And on some level I took the whole thing personally. It felt as if God had set out to explicitly fuck me. If I’d have run into him on the street, I’d have walked straight up to him, hawked up bile from the depths of my broken innards, and spat it right in his face.
* * * * *
Gisela and I met in New York City in 2001. She was from Sao Paulo; I was from Los Angeles. I felt something unstoppable from the moment I met her. For her it took a while longer. We spent Carnaval 2002 together in Venice, went to Milano and Rome, fell in love. We moved to New York. Married in 2004. We made a wonderful life together, traveled all over, worked hard. She directed TV programs and documentaries; I wrote stories for magazines, books. At the center of our relationship was a giant curiosity and love for the world. We taught each other about loyalty and intimacy, how to share space. “We’re going to grow old together,” she used to say. I’ve never felt closer to another person.
Ten months before she died I went into some sort of mid-life crisis. It’s too long and complicated to get into here, but the upshot was that we were not together at the time of her passing. There was so much we had to work out. So much we were working out.
* * * * *
Here’s where grief posed the biggest challenge: For most of my life I have prided myself on living in the moment. I travel. I surf. I practice yoga. I meet new people. But the looping narrative that played in my head was the antitheses of that. I was stuck on the idea that I’d been wronged, that the world was a terrible place. And to challenge that ten times further still: I did not want to get out of it. I felt I’d earned the right to be negative, to play the victim.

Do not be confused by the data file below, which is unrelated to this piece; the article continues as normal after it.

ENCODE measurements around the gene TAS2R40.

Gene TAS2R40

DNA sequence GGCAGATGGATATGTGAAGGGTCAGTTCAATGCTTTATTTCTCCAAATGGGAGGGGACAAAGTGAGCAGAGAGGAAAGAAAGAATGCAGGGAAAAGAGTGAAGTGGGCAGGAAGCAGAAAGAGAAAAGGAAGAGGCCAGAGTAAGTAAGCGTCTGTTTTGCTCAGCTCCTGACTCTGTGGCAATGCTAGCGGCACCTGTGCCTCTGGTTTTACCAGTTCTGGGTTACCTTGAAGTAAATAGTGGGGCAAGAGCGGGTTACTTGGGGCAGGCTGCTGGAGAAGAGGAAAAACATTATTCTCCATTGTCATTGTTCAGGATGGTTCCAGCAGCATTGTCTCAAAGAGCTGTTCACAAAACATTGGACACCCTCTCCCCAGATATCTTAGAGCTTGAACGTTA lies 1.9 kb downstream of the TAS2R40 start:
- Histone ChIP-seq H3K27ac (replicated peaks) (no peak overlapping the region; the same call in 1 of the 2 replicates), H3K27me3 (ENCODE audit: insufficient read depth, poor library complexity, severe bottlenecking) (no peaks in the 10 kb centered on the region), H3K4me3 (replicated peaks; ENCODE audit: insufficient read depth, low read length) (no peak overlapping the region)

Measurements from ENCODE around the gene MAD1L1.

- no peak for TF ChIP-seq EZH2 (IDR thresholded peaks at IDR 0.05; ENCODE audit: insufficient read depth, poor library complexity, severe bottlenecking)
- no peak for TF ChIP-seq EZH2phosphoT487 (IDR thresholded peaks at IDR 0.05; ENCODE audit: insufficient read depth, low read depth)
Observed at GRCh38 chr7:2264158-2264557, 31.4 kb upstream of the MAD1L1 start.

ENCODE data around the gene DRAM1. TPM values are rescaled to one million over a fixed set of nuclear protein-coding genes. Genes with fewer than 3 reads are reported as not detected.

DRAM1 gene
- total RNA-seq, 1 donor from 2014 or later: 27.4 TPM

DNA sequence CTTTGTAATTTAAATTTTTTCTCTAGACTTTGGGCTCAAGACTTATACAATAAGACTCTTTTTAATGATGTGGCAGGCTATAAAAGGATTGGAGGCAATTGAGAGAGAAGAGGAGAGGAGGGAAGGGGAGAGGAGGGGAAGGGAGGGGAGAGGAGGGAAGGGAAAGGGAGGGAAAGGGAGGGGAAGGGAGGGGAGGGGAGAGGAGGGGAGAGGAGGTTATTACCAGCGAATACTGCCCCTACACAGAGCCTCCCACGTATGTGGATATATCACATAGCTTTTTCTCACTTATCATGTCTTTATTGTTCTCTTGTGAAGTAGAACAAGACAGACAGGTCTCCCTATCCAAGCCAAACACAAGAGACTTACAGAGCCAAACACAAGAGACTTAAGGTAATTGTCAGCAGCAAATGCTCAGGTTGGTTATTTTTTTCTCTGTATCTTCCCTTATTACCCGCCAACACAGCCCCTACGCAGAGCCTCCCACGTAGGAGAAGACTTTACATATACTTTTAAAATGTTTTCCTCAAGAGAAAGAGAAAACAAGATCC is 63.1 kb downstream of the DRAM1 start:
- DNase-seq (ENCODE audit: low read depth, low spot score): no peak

In February of this year I went to Australia for two months. The new surroundings did me all kinds of good. I wrote, surfed, heard a faint voice in my head that said, Hang on, have faith, life will get better, Gisela would want to see you happy. I started caring again.
One night I was telling a good friend about all I’d been through. “There was so much unfinished business between Gisela and me,” I said. “And now all I have left is this one-way conversation with the sky.”
A light seemed to switch on in her face. “Have you ever tried meditating?” she asked, and proceeded to tell me about the couple of bad breakups she’d been through, her bout with depression, the meditation course she’d done and how it helped give her new insights into her life, how she was able to be more detached, more centered, less ragdolling through emotions.
A couple days later another close friend suggested meditation. I took it as a sign.
In March I took a three-day Vedic Meditation workshop. I’d tried to meditate in the past, but never felt like I was doing it right. I had “monkey mind,” i.e., endless chatter. The workshop taught me that this is okay, that it’s a matter of simply observing our thoughts, accepting them, then gently, lovingly directing toward quiet. There’s no real right or wrong; it’s more just the inner gaze that counts, that and doing it everyday.
For me, grief has highlighted our human need for escape—through sex, drugs, sport, TV, movies, music, et al. Meditation accesses something similar, a place where time skips, where we forget ourselves. I’ve been meditating pretty much everyday for the last month. It’s definitely helped. The sublime moments are far and few between, but with practice they seem to be happening more frequently, and lasting longer. That’s enough for me to keep at it.